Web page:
Johnson & Johnson recently warned its patients in a letter that the OneTouch Ping Insulin Pump System has a cybersecurity issue involving the possibility of a third party gaining unauthorized access to the pump.

Though the pump system is not connected to the internet or an external network, it may be hacked through its unencrypted radio frequency communication. Patients concerned about unauthorized access may turn off the pump’s radio frequency feature. Disabling this feature, however, will cease communications between the pump and meter, and blood glucose readings will then need to be manually entered on the pump.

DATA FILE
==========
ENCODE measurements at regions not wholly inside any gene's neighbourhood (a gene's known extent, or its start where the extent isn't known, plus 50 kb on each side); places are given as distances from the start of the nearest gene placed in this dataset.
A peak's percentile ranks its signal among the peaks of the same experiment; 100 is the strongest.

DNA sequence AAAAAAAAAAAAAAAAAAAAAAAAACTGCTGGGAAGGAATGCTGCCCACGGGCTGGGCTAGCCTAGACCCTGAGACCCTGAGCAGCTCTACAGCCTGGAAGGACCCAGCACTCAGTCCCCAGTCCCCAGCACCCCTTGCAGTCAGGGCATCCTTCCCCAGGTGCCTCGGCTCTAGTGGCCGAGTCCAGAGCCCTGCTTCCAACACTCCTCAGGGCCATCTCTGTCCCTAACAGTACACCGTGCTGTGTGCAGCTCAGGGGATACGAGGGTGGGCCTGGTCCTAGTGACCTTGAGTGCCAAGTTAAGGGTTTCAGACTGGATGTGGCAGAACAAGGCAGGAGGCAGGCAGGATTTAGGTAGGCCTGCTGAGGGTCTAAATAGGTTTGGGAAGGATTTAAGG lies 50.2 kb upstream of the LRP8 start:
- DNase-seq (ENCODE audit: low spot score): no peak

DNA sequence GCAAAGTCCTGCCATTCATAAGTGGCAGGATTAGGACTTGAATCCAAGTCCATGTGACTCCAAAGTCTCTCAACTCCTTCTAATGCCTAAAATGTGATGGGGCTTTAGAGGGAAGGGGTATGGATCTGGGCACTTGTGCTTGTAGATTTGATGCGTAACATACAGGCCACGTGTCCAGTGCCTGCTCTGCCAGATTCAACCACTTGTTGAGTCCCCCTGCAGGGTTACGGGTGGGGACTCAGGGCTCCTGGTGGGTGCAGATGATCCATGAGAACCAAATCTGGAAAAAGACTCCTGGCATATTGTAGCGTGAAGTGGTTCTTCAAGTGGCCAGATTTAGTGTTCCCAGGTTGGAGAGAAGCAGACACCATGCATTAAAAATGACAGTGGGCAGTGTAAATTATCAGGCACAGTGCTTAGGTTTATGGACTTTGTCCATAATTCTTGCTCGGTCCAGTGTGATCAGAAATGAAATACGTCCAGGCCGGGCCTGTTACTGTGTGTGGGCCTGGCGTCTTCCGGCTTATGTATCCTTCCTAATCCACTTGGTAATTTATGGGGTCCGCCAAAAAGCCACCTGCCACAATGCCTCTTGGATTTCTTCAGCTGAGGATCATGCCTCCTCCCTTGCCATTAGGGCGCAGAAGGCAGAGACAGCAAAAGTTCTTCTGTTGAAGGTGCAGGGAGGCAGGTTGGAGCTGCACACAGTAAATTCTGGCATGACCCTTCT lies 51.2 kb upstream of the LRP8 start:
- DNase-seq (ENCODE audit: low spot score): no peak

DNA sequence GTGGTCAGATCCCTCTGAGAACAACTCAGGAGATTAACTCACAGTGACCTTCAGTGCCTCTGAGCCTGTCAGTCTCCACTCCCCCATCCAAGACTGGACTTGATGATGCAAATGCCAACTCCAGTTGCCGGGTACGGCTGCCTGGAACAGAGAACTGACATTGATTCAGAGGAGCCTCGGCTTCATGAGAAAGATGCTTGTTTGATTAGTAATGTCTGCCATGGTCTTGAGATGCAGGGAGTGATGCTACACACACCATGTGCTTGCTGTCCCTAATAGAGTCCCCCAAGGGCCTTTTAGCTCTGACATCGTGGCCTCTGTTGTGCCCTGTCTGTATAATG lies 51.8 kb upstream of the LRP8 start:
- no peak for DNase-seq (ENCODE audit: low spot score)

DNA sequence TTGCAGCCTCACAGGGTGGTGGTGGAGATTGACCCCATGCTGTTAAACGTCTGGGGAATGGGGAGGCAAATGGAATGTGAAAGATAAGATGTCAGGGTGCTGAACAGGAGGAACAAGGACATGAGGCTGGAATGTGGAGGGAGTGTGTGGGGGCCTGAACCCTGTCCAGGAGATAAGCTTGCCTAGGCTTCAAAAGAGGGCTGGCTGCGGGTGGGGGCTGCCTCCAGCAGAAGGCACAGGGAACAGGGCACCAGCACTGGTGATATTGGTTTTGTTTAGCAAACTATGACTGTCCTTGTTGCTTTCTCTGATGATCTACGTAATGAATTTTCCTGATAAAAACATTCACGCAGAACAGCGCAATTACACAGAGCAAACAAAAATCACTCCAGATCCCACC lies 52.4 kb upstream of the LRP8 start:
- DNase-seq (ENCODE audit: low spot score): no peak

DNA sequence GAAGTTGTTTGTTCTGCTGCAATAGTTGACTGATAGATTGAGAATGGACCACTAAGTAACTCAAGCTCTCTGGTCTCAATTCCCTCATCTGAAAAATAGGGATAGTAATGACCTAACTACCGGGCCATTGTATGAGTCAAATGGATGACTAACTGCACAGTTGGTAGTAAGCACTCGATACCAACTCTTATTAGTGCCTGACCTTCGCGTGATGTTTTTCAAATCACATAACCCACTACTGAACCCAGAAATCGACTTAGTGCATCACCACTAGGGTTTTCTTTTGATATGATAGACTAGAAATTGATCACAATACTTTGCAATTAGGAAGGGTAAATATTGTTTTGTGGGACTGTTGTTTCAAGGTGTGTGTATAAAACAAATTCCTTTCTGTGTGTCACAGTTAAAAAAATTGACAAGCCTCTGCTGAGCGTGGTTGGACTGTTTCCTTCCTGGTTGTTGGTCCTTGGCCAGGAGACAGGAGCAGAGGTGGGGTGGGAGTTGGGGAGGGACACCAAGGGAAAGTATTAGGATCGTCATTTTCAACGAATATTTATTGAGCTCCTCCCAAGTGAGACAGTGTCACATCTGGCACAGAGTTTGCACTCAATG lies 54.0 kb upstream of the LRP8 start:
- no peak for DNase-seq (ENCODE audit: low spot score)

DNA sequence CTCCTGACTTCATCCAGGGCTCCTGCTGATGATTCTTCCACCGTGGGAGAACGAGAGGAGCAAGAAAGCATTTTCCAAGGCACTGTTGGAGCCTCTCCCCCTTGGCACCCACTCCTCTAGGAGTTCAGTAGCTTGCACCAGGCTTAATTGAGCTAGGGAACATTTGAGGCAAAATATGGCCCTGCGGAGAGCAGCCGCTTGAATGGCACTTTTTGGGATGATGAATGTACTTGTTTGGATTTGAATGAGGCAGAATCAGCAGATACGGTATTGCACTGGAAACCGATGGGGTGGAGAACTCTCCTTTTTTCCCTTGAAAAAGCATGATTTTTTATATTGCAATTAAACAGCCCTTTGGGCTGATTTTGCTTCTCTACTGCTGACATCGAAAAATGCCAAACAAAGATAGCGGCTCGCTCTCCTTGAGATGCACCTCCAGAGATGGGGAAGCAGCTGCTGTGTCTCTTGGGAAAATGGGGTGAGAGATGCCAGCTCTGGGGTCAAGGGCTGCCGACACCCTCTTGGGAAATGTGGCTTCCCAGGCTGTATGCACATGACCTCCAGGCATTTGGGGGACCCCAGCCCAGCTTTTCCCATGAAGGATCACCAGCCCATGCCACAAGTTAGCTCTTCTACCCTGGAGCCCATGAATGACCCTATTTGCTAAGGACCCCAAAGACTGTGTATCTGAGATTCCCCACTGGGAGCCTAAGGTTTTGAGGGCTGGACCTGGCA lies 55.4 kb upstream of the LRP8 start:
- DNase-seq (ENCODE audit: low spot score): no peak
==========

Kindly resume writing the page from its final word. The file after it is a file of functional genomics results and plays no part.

J&J’s notification comes one year after the Food and Drug Administration warned health care facilities of similar security vulnerabilities associated with Hospira’s Symbiq Infusion System (that device has been discontinued due to unrelated issues), and urged facilities to use alternative systems.

Reuters received a copy of the letter mailed to patients, which can be viewed here.

Pauline Toboulidis

The American Law Institute


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